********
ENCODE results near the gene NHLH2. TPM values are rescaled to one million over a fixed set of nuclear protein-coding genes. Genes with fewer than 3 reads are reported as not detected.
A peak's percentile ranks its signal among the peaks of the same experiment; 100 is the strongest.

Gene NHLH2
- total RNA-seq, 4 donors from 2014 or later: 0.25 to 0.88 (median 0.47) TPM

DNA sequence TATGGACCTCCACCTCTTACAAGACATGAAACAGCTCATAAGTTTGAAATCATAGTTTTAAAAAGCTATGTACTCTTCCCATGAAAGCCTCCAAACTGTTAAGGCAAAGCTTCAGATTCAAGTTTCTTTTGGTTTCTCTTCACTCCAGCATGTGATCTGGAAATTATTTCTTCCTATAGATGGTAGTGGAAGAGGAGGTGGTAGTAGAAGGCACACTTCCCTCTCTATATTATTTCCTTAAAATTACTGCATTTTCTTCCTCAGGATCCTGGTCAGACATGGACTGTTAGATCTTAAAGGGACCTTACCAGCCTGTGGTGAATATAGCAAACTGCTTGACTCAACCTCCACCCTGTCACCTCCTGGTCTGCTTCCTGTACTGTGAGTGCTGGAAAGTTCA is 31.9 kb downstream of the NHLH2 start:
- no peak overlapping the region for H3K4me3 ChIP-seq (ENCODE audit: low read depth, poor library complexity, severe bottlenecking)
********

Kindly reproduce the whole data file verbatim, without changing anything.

ENCODE results near the gene NHLH2. TPM values are rescaled to one million over a fixed set of nuclear protein-coding genes. Genes with fewer than 3 reads are reported as not detected.
A peak's percentile ranks its signal among the peaks of the same experiment; 100 is the strongest.

Gene NHLH2
- total RNA-seq, 4 donors from 2014 or later: 0.25 to 0.88 (median 0.47) TPM

DNA sequence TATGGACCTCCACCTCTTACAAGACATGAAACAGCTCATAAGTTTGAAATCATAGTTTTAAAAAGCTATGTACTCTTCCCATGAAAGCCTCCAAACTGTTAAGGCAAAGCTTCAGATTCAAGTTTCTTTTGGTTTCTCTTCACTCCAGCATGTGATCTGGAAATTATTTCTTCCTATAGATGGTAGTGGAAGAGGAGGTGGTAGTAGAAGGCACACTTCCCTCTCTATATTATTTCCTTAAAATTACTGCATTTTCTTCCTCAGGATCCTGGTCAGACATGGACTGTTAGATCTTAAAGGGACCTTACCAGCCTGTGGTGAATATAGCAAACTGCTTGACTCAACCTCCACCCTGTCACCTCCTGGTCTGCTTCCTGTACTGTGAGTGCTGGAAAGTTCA is 31.9 kb downstream of the NHLH2 start:
- no peak overlapping the region for H3K4me3 ChIP-seq (ENCODE audit: low read depth, poor library complexity, severe bottlenecking)